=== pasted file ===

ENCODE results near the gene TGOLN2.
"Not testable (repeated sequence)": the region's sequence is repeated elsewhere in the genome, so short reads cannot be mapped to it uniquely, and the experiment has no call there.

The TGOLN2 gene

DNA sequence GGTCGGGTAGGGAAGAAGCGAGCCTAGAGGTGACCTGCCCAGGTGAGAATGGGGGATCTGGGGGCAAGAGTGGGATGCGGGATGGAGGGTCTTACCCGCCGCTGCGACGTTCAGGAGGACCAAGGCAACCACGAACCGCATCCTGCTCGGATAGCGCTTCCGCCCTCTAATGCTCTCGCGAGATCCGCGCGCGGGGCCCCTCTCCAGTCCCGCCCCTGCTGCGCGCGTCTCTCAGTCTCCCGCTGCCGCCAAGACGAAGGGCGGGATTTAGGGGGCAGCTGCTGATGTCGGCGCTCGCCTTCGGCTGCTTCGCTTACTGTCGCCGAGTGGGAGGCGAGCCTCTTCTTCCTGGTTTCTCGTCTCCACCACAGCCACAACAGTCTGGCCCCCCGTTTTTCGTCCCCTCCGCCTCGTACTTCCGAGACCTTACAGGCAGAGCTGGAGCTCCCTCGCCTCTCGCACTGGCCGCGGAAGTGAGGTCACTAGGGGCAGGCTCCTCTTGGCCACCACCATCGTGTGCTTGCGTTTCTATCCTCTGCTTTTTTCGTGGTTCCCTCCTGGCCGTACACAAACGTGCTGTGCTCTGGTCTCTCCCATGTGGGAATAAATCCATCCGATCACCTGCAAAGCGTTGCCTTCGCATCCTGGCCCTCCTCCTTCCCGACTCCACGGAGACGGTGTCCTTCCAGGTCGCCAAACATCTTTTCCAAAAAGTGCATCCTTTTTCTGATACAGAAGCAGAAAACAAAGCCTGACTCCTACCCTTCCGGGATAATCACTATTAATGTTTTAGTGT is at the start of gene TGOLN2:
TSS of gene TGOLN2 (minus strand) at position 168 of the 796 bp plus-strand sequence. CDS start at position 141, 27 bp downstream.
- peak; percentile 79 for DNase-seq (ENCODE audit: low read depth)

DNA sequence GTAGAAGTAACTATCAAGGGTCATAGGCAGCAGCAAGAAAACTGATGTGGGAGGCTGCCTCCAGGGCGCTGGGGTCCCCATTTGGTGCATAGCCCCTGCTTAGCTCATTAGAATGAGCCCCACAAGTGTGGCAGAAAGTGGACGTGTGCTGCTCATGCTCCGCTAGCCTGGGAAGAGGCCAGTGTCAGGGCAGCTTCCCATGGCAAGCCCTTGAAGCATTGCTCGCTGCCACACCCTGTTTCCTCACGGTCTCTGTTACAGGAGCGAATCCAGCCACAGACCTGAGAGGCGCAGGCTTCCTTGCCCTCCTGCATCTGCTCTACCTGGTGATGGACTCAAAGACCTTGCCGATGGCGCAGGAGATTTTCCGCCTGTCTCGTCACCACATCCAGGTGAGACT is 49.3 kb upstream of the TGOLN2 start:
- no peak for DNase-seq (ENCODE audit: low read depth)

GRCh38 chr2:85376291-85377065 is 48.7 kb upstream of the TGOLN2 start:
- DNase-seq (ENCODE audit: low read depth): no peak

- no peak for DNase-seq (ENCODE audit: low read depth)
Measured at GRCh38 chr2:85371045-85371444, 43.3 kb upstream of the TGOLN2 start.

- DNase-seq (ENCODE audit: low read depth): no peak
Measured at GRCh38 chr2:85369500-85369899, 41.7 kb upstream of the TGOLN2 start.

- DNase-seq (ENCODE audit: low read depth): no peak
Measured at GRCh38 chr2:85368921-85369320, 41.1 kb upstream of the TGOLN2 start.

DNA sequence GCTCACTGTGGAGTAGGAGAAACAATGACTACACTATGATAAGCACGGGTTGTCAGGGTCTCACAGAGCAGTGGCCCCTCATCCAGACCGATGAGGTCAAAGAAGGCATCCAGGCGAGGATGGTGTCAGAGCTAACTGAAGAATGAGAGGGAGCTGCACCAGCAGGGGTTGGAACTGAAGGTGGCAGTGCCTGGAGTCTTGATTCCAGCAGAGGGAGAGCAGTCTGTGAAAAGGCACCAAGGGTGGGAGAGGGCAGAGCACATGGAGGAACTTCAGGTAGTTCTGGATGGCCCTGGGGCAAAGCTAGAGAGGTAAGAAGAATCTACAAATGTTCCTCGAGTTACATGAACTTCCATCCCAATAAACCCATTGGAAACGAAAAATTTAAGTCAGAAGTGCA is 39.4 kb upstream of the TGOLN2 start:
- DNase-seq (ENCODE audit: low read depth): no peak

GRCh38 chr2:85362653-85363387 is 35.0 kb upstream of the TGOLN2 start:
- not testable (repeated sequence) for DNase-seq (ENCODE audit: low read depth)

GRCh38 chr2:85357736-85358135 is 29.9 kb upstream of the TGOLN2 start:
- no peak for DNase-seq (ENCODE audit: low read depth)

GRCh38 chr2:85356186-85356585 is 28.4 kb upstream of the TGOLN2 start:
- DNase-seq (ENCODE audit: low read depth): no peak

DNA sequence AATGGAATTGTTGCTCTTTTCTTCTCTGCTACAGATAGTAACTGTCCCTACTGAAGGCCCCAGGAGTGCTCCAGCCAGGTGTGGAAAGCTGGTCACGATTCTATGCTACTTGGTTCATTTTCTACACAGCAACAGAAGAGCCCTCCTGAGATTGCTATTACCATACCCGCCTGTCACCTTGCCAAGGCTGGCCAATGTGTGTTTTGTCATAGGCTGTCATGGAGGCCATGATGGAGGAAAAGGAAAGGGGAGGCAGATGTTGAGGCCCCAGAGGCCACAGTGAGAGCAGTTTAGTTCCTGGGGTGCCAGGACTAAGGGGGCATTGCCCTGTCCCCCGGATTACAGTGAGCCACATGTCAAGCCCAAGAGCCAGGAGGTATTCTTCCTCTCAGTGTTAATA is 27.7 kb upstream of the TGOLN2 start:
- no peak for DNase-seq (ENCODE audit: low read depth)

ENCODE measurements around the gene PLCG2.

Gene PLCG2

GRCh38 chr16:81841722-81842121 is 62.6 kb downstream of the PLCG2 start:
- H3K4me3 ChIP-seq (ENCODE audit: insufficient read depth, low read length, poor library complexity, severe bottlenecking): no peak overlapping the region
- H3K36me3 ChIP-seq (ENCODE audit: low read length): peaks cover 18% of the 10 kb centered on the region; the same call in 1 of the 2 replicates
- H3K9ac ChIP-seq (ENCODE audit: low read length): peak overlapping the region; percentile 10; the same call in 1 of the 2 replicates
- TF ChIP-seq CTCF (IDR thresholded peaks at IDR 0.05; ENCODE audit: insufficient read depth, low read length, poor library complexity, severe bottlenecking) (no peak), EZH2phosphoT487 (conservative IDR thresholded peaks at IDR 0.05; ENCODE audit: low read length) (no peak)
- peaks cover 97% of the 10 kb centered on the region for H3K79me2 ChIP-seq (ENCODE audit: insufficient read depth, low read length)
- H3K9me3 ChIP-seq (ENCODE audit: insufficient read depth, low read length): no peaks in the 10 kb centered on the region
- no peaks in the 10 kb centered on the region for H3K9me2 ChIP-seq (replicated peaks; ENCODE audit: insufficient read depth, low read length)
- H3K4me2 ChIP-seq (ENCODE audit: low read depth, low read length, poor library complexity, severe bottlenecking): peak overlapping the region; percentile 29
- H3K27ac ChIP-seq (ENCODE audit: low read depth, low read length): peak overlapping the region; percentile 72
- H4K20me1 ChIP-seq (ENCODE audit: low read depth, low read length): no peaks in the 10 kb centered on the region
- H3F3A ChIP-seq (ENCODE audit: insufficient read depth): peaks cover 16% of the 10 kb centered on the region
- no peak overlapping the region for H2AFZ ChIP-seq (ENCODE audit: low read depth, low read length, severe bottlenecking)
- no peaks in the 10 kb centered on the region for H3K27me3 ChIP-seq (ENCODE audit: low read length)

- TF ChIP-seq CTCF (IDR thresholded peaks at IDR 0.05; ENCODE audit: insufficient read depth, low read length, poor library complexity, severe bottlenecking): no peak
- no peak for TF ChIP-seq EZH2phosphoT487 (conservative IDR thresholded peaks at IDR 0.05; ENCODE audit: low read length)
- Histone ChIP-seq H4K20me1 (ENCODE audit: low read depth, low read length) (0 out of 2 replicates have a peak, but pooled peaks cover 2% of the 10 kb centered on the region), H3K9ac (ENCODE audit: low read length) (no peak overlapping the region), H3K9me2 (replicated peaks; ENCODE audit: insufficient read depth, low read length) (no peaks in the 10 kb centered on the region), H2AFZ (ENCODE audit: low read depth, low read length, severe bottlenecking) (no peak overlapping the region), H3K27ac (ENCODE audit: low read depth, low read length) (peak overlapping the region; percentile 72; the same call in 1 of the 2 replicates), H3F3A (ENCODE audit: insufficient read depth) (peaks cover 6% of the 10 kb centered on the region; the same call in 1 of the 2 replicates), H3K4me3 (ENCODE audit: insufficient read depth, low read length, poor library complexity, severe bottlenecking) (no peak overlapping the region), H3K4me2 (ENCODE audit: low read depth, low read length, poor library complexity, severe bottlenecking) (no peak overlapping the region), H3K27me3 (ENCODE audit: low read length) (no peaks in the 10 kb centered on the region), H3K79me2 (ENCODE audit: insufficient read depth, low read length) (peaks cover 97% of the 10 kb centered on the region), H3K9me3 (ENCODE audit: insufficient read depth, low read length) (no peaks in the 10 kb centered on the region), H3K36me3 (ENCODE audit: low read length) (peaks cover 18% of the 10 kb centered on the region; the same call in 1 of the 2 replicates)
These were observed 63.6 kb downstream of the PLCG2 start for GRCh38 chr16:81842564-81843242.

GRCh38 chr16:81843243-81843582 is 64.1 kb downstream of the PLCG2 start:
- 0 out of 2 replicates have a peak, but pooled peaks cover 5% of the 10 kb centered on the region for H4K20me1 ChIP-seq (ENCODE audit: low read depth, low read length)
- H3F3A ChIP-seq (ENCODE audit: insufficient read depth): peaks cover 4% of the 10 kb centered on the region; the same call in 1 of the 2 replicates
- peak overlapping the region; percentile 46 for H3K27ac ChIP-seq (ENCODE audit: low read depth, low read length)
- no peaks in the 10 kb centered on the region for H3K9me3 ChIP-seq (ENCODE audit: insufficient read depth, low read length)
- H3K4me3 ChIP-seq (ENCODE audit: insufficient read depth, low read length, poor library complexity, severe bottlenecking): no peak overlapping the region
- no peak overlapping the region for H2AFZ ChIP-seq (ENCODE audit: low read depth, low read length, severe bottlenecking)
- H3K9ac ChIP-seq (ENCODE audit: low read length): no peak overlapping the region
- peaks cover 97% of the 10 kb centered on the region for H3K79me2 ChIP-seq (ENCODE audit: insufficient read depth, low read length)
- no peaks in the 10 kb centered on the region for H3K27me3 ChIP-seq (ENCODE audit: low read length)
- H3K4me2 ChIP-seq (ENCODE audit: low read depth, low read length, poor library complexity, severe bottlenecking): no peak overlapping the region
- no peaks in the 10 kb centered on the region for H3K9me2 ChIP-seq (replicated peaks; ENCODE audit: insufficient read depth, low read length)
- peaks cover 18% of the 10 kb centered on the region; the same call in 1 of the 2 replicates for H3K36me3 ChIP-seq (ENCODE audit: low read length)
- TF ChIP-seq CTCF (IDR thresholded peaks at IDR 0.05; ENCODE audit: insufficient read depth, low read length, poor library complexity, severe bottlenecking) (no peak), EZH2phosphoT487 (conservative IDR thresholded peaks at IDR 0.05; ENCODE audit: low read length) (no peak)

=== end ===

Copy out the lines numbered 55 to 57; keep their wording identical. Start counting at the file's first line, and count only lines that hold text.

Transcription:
- peaks cover 97% of the 10 kb centered on the region for H3K79me2 ChIP-seq (ENCODE audit: insufficient read depth, low read length)
- no peaks in the 10 kb centered on the region for H3K27me3 ChIP-seq (ENCODE audit: low read length)
- H3K4me2 ChIP-seq (ENCODE audit: low read depth, low read length, poor library complexity, severe bottlenecking): no peak overlapping the region